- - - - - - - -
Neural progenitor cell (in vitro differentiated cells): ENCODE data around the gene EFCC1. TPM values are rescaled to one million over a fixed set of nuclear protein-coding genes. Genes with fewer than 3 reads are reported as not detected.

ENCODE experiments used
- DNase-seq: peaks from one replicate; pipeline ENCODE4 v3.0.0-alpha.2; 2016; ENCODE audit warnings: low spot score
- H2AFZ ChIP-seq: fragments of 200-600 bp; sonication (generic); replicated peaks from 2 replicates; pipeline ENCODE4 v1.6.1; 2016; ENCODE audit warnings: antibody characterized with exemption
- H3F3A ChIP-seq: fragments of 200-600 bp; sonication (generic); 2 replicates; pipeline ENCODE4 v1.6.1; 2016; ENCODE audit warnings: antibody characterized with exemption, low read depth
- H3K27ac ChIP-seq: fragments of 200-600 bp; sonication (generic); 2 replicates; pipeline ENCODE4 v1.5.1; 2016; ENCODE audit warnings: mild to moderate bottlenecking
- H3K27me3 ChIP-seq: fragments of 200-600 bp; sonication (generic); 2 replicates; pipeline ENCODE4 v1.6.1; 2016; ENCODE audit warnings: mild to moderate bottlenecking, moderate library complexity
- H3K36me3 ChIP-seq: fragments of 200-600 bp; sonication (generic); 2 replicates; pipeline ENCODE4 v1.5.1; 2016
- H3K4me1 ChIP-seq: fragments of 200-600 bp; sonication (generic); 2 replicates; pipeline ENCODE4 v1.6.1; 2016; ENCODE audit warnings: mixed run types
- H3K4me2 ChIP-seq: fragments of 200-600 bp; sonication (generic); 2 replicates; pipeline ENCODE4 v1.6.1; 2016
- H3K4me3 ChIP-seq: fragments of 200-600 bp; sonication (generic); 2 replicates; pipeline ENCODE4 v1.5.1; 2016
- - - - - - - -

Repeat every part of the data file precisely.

Neural progenitor cell (in vitro differentiated cells): ENCODE data around the gene EFCC1. TPM values are rescaled to one million over a fixed set of nuclear protein-coding genes. Genes with fewer than 3 reads are reported as not detected.

ENCODE experiments used
- DNase-seq: peaks from one replicate; pipeline ENCODE4 v3.0.0-alpha.2; 2016; ENCODE audit warnings: low spot score
- H2AFZ ChIP-seq: fragments of 200-600 bp; sonication (generic); replicated peaks from 2 replicates; pipeline ENCODE4 v1.6.1; 2016; ENCODE audit warnings: antibody characterized with exemption
- H3F3A ChIP-seq: fragments of 200-600 bp; sonication (generic); 2 replicates; pipeline ENCODE4 v1.6.1; 2016; ENCODE audit warnings: antibody characterized with exemption, low read depth
- H3K27ac ChIP-seq: fragments of 200-600 bp; sonication (generic); 2 replicates; pipeline ENCODE4 v1.5.1; 2016; ENCODE audit warnings: mild to moderate bottlenecking
- H3K27me3 ChIP-seq: fragments of 200-600 bp; sonication (generic); 2 replicates; pipeline ENCODE4 v1.6.1; 2016; ENCODE audit warnings: mild to moderate bottlenecking, moderate library complexity
- H3K36me3 ChIP-seq: fragments of 200-600 bp; sonication (generic); 2 replicates; pipeline ENCODE4 v1.5.1; 2016
- H3K4me1 ChIP-seq: fragments of 200-600 bp; sonication (generic); 2 replicates; pipeline ENCODE4 v1.6.1; 2016; ENCODE audit warnings: mixed run types
- H3K4me2 ChIP-seq: fragments of 200-600 bp; sonication (generic); 2 replicates; pipeline ENCODE4 v1.6.1; 2016
- H3K4me3 ChIP-seq: fragments of 200-600 bp; sonication (generic); 2 replicates; pipeline ENCODE4 v1.5.1; 2016